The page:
Although OECD Member States generally apply CFC regimes, the OECD has done little work on this area in the past. In this section we discuss the elements in OECD’s BEPS Action Plan focused on strengthening CFC rules.
2 September 2013
There are CFC regimes in all G20 member states, with the exception of four developing countries, two of which have announced an intention to adopt …
a CFC regime. The taxation of foreign income, derived directly or derived via a foreign subsidiary, is a key aspect of the fiscal policy of national governments to encourage economic growth, competitiveness and foreign investment. That is one of the main reasons why CFC rules vary so much between jurisdictions. It’s very unlikely that a common position on CFC rules can be achieved when sovereign nations have chosen such different ways to encourage economic activity. The best we are likely to see is some narrowing of practices on CFC rules.
For example, while it’s common for unrelated party passive income for example (relating to third party investments, etc.) to be subject to inclusion in amounts attributable back to the home territory, certain countries like the UK, US and Canada have an exemption for related party passive income. A proposed relaxation of Australian CFC rules to facilitate exemption for related party passive income has been deferred indefinitely. There is also continuing political debate in the US as to whether the check-the-box and ‘look through’ concessions to the CFC rules should be withdrawn.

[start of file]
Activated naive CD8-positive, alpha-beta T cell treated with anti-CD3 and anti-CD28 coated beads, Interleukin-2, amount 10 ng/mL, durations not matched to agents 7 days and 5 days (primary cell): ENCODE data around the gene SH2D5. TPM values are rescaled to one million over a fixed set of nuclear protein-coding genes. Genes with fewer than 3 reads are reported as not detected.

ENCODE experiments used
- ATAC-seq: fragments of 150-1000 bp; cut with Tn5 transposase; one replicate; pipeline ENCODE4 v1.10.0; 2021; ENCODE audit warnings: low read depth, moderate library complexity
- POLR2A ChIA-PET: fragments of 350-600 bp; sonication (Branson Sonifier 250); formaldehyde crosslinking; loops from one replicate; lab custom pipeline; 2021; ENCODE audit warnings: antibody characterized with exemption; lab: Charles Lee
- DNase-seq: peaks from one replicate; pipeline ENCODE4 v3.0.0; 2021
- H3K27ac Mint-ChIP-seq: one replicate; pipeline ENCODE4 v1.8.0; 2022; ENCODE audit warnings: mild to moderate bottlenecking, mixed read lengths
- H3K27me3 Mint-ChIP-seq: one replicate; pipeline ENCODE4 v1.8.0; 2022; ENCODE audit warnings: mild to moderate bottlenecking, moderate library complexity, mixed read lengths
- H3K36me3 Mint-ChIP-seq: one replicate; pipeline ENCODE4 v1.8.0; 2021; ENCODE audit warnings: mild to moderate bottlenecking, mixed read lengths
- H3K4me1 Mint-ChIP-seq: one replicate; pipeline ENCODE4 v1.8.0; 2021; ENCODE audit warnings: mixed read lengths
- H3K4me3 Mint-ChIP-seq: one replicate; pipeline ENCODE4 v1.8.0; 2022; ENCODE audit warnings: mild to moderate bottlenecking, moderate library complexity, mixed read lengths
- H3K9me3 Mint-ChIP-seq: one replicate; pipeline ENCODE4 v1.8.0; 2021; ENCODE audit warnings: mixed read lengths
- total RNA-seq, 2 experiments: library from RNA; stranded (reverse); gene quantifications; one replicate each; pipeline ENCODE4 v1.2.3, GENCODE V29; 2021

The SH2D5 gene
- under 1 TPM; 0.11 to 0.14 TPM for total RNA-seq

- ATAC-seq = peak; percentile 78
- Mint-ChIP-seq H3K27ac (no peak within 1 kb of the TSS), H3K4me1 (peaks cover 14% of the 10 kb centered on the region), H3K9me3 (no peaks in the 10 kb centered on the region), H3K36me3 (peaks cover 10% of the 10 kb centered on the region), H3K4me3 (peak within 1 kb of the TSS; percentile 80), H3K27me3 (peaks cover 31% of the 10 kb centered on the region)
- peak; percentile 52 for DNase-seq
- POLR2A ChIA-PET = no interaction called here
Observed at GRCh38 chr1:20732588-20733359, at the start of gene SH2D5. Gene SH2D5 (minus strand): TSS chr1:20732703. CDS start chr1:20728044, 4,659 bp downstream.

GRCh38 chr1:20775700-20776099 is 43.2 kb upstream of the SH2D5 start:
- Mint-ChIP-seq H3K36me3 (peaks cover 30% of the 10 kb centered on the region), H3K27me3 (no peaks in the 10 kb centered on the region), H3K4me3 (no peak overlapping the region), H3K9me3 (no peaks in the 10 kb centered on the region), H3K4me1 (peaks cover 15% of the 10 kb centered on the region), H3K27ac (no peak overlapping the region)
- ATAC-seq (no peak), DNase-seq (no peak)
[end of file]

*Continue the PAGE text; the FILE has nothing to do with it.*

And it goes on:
7 August 2013
There are potential EU issues with extending CFC rules, given the Cadbury Schweppes decision that within the EU the concept can apply only to …
wholly artificial arrangements. While those outside the EU suggest change in this area should be considered, the prospect of getting agreement to a change at EU Treaty level is daunting.
19 July 2013
The comments in the Action Plan on the topic of strengthening CFC rules are very short. The Plan notes that the OECD has done no significant work …
in this area (presumably because it has been seen as a purely domestic issue). The indication is that the OECD wishes to see uniform CFC rules to counter BEPS in a more comprehensive manner. The Plan expressly refers to the positive “spill-over” effects of CFC rules due to the result that taxpayers would have a much reduced incentive to shift profits into a low tax jurisdiction.
The action point is to develop recommendations regarding the design of CFC rules. The work is due to be completed within two years.